This article discusses basic judaism and the differences between the three major sects of Judaism: Orthodox, Conservative and Reform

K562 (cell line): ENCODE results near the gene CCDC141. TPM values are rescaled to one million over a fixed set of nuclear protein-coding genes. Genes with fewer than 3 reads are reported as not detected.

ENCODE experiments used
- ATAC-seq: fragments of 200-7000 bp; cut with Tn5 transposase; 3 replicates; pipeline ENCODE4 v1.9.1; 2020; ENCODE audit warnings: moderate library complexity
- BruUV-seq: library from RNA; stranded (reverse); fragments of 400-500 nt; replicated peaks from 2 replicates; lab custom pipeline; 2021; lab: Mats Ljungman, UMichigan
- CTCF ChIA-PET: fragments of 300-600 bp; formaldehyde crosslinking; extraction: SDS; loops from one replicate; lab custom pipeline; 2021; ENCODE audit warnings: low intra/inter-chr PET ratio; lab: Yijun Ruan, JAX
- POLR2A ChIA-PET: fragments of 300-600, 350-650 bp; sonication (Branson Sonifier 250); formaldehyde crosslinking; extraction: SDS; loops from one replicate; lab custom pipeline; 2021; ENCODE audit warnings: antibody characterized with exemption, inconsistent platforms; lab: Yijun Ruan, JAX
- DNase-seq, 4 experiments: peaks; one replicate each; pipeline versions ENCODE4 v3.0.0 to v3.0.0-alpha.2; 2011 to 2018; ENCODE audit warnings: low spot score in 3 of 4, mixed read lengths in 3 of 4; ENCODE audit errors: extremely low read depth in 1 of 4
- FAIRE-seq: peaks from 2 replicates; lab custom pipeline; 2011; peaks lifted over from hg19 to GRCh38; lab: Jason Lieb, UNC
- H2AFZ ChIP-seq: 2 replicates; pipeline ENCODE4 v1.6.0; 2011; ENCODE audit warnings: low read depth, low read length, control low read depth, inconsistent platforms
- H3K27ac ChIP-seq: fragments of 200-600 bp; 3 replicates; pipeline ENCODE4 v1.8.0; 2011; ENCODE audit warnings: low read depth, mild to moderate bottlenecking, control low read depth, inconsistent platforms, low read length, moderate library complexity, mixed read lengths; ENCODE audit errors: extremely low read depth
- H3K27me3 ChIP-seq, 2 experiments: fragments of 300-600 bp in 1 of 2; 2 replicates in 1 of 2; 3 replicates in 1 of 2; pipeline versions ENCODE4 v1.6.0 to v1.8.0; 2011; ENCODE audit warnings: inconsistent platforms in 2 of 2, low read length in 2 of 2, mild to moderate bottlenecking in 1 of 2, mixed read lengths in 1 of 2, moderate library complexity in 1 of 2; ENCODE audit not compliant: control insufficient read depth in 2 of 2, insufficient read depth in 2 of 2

Judaism is the oldest monotheistic religion, and for the majority of its 6,000 year history it has remained pretty much the same. But over the past two centuries it has undergone something of a split into three major sects: Orthodox, Conservative and Reform. To understand the differences between the three, it is first important to understand some basics about Judaism. The holy book of the Jews is the Torah, better known to non-Jews as the Old Testament. The Torah provides the laws of the Jews, such as the Ten Commandments and the dietary laws known as the laws of Kashrut. There are many laws in the Torah, but they are somewhat ambiguous and open to interpretation. This is where problems arise. Throughout the more recent history of Judaism, a book of commentaries of these laws written by prominent Rabbis, known as the Talmud has been the accepted interpretation. Orthodox Jews follow the Talmud to the letter. They do not use electricity on the Sabbath and they follow all of the many laws of Kashrut, to name a few of the more prominent features of Orthodox Judaism. This was pretty much the only type of Judaism up until about two centuries ago. As the Jews of Eastern Europe began to immigrate to other countries, they began to look for ways to blend in better with the general population. Reform Judaism was born as a way to keep religion and secularism in a sort of balance. Reform Judaism has the very basic features of the religion, but Reform Jews do not follow many of the laws in the Torah and do not keep many Jewish customs. Conservative Judaism is the newest of the three and in essentially a middle-ground between the two extremes, having features of both Orthodox and Reform Judaism.